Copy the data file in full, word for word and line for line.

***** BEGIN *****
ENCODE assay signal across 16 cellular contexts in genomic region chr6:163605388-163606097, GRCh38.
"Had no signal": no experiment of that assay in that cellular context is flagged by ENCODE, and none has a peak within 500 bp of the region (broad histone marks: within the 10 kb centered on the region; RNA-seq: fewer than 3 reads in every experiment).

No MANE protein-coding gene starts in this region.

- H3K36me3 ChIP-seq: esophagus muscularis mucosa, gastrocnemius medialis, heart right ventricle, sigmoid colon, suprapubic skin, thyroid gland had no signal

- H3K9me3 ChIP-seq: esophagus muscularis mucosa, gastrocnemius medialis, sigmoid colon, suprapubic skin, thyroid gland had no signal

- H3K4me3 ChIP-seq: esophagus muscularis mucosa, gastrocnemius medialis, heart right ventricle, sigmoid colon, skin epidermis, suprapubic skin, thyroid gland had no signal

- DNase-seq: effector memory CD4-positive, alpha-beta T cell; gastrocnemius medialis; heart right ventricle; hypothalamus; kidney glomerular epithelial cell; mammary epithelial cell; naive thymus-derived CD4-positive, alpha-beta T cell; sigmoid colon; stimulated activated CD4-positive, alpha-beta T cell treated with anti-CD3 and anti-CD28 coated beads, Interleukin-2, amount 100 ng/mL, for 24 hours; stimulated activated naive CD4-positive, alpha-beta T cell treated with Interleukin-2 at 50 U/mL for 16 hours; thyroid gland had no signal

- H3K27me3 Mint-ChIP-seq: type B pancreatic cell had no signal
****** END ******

ENCODE assay signal across 16 cellular contexts in genomic region chr6:163605388-163606097, GRCh38.
"Had no signal": no experiment of that assay in that cellular context is flagged by ENCODE, and none has a peak within 500 bp of the region (broad histone marks: within the 10 kb centered on the region; RNA-seq: fewer than 3 reads in every experiment).

No MANE protein-coding gene starts in this region.

- H3K36me3 ChIP-seq: esophagus muscularis mucosa, gastrocnemius medialis, heart right ventricle, sigmoid colon, suprapubic skin, thyroid gland had no signal

- H3K9me3 ChIP-seq: esophagus muscularis mucosa, gastrocnemius medialis, sigmoid colon, suprapubic skin, thyroid gland had no signal

- H3K4me3 ChIP-seq: esophagus muscularis mucosa, gastrocnemius medialis, heart right ventricle, sigmoid colon, skin epidermis, suprapubic skin, thyroid gland had no signal

- DNase-seq: effector memory CD4-positive, alpha-beta T cell; gastrocnemius medialis; heart right ventricle; hypothalamus; kidney glomerular epithelial cell; mammary epithelial cell; naive thymus-derived CD4-positive, alpha-beta T cell; sigmoid colon; stimulated activated CD4-positive, alpha-beta T cell treated with anti-CD3 and anti-CD28 coated beads, Interleukin-2, amount 100 ng/mL, for 24 hours; stimulated activated naive CD4-positive, alpha-beta T cell treated with Interleukin-2 at 50 U/mL for 16 hours; thyroid gland had no signal

- H3K27me3 Mint-ChIP-seq: type B pancreatic cell had no signal